Adventures in Science

Here’s an *awesome* clip from “Wonders of the Solar System” presented by Professor Brian Cox:

“Imagine this was a piece of Saturn’s rings. What a view!” That’s an inspiring thought isn’t it? That clip does a great job of making us feel a sense of wonder for the things scientists have discovered about the universe. For me, it approaches a mystical blissout but your mileage will vary.*

Wonder in the natural world, universe, and the excitement of scientific discovery is often what leads many people into a career in science. Daily exposure to the latest wonders is a great job benefit and can make for a rewarding career.

Unfortunately, scientific discovery doesn’t just offer us mystical blissouts. Scientific wonder has a flipside as seen in this video:

…a moment to shake the bricks out of our underwear…

Thank you, science, for showing us in minute gory detail exactly how boned we are if the Earth is hit by a meteor, asteroid, or comet. Yes, we have science to thank for the knowledge that we could be wiped out in a few hours if a giant rock from space slammed into the Earth. We have science to thank for the fact that we know that little germs arise from time to time that kill us off in great numbers. We have science to thank for the fact that we know that humans’ use of fossil fuels are changing the world in such a way that is going endanger our lives unless we change our habits. This is just a small sample of possible threats to our survival and life on Earth that science has uncovered for us.

Those are just the natural threats. We didn’t need science to tell us that we are a threat to ourselves; however, science gave us the ability to war against each other in ways that would likely kill us all. The  mass military buildup of the Cold War is the shining example of how we are one of our biggest problems.***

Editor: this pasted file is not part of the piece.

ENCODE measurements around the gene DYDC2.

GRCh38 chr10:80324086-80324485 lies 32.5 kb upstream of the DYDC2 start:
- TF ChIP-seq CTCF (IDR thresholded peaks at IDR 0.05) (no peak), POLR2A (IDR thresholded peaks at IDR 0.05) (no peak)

Sometimes people find that thinking about these megaproblems is very unsettling. They seem so much bigger than us and over our heads. In the past, we have tended to either ignore the out-of-our league problems altogether or attempt to hand them off to something bigger than ourselves in the form of supernatural beings or forces.

(c)2008 Big Idea Entertainment

Many of us experience a great sense of peace and comfort against the terrors of life in our religious beliefs. However, when it comes to the greatest problems facing humanity we cannot allow ourselves the luxury to merely fret, wish, pray, or perform rituals as a way of warding off our biggest problems. We need to work on them.

The only way to overcome the big problems is through advancing our knowledge. At this time, the best way we know of to increase our knowledge is through the practice of science.

The more people and groups of people contributing toward solving the big, overwhelming problems the better. It could take many lifetimes before we can defend ourselves against the greatest dangers. In the meantime, though, a bounty of spin-off innovations and discoveries that improve our understanding of the universe, our quality of life, and security are sure to result from pursuing such goals. There is no doubt that this increase in knowledge will uncover as yet unknown threats and problems. Over time, though, we’ll get better at figuring things out and new problems will not threaten but inspire us with the possibilities of new and wonderous frontiers.

Chibithulu says, “To the scientist there is the joy in pursuing truth which nearly counteracts the depressing revelations of truth.”

*Personally, I could watch “Wonders of the Solar System” and “Wonders of the Universe” all day.**

**Sometimes I do.

***Dr. David Eagleman and many others are studying what makes us a threat to each other and possible ways to change our behavior

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